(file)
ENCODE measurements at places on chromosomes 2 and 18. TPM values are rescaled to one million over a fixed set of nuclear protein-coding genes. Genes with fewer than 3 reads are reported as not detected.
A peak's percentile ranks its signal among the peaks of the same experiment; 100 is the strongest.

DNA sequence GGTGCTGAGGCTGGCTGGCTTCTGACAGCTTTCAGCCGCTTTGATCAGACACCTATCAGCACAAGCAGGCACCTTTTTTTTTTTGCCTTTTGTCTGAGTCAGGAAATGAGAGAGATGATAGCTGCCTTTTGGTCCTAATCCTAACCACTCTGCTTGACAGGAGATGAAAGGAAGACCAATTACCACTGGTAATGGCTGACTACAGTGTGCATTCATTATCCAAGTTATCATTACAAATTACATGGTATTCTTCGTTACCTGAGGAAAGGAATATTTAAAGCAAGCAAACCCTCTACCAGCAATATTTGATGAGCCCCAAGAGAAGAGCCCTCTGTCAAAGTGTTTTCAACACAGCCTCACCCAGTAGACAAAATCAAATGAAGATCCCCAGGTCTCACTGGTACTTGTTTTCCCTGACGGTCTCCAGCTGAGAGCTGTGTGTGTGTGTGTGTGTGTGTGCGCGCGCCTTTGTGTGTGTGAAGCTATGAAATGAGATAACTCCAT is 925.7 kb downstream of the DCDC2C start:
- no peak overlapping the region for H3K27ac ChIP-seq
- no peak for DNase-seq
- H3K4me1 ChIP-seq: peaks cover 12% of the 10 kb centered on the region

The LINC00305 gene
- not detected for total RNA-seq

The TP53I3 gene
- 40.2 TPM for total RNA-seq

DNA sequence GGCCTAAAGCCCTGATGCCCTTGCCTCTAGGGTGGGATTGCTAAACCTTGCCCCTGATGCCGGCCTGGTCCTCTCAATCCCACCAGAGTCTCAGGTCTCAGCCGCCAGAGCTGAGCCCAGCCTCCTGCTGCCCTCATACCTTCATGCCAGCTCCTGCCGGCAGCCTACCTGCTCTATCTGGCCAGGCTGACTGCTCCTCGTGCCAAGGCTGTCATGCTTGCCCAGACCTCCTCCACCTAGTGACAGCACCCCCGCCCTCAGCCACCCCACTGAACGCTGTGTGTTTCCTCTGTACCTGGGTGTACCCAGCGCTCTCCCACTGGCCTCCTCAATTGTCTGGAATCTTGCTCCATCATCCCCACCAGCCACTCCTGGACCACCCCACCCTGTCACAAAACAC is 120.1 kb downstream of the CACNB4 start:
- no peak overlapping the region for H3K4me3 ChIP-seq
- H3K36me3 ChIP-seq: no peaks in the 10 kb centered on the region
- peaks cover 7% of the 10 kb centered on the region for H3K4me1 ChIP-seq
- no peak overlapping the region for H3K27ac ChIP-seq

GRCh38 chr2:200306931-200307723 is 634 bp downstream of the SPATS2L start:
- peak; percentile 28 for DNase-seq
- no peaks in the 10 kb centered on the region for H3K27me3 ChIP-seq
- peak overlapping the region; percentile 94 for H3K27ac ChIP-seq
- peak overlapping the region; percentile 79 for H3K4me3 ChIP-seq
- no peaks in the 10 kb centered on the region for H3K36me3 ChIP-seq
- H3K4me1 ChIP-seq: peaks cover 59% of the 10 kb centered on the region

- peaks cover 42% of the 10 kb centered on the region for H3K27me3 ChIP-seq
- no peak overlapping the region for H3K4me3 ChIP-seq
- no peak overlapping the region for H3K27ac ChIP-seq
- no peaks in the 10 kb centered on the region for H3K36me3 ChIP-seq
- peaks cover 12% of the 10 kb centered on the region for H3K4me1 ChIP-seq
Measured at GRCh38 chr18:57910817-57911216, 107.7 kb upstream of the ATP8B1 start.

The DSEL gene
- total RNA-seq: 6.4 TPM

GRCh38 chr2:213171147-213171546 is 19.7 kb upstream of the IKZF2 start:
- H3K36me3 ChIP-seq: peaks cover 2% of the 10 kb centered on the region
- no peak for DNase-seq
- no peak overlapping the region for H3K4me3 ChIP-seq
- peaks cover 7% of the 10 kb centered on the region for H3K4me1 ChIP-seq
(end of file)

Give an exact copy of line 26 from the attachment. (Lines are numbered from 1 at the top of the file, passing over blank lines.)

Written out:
- no peaks in the 10 kb centered on the region for H3K36me3 ChIP-seq